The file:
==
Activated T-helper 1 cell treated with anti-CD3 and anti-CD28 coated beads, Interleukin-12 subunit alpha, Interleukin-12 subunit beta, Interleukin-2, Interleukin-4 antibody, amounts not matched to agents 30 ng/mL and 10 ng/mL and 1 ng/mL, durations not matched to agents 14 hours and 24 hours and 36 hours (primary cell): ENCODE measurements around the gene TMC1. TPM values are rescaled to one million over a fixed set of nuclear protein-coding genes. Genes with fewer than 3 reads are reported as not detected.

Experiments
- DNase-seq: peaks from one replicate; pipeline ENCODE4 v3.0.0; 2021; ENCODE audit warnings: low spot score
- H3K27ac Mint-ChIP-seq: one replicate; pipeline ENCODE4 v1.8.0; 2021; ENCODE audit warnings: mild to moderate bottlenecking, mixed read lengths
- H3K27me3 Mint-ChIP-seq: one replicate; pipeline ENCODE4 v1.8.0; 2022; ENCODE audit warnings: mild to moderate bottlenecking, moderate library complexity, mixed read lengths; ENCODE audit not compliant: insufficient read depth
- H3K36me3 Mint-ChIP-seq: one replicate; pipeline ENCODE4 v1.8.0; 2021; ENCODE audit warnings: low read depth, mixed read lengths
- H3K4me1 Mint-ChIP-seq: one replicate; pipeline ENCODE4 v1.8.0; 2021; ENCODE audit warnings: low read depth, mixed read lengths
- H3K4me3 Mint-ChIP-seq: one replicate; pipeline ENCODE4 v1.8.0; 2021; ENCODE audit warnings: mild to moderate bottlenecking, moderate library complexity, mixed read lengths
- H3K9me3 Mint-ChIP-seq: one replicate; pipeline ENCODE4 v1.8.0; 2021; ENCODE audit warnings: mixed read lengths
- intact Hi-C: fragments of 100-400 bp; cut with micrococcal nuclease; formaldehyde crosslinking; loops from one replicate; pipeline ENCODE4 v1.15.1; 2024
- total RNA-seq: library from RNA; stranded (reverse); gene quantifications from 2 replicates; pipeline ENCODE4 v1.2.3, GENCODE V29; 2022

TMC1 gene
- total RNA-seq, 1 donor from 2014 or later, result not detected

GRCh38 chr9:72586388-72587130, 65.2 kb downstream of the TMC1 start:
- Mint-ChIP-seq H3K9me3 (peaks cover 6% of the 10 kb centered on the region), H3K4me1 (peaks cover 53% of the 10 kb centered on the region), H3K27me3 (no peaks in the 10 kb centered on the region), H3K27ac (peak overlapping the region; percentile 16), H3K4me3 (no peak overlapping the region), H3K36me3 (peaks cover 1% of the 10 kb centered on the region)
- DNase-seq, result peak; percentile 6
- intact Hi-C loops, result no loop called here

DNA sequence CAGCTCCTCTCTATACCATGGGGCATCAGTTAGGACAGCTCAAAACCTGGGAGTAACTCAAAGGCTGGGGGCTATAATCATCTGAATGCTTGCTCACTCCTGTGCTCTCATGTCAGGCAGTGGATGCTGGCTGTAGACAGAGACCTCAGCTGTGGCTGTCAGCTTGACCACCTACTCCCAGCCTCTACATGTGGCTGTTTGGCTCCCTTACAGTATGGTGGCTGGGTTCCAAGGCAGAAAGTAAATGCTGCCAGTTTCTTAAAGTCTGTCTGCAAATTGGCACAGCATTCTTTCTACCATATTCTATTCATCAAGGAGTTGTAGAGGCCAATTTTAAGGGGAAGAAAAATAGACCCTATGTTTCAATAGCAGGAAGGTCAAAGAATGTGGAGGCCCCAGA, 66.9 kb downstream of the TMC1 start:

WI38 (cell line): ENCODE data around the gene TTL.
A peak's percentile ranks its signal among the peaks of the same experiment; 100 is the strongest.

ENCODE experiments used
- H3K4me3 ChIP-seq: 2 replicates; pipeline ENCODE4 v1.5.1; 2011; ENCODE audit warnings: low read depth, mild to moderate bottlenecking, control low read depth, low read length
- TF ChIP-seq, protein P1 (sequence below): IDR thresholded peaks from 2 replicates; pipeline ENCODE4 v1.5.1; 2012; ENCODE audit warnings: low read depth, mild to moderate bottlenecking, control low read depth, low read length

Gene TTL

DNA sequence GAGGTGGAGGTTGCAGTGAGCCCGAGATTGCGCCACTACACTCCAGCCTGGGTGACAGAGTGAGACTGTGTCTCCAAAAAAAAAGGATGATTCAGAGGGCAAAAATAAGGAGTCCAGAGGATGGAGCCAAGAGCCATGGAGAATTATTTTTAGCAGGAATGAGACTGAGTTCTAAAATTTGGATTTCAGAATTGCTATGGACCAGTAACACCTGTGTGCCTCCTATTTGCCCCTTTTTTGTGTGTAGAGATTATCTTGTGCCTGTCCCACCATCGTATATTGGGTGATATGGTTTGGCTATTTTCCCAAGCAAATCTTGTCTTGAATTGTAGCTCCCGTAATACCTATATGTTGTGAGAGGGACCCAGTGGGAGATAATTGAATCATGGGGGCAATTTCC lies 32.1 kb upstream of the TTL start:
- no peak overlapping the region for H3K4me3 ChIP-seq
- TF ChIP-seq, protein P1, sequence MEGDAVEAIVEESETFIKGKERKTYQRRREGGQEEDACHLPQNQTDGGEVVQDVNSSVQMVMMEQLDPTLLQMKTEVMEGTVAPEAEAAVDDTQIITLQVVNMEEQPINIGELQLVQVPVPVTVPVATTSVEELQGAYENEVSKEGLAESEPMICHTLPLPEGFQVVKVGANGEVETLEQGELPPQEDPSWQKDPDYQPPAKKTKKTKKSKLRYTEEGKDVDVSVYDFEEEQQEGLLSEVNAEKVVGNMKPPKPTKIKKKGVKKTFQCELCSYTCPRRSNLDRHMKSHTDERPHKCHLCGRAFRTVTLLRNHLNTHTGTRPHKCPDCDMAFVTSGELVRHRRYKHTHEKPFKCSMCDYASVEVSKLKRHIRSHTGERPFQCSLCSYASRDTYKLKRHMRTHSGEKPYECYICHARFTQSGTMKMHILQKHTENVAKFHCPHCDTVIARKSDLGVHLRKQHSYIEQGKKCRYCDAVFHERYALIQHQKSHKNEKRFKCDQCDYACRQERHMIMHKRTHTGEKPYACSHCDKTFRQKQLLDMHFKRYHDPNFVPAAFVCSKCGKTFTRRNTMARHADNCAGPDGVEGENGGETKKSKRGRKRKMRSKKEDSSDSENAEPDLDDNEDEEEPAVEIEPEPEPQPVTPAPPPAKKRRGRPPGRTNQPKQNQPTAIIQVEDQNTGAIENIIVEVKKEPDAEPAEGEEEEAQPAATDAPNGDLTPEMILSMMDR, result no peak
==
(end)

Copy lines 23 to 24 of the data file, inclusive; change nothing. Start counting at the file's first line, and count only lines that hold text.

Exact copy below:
- TF ChIP-seq, protein P1 (sequence below): IDR thresholded peaks from 2 replicates; pipeline ENCODE4 v1.5.1; 2012; ENCODE audit warnings: low read depth, mild to moderate bottlenecking, control low read depth, low read length

Gene TTL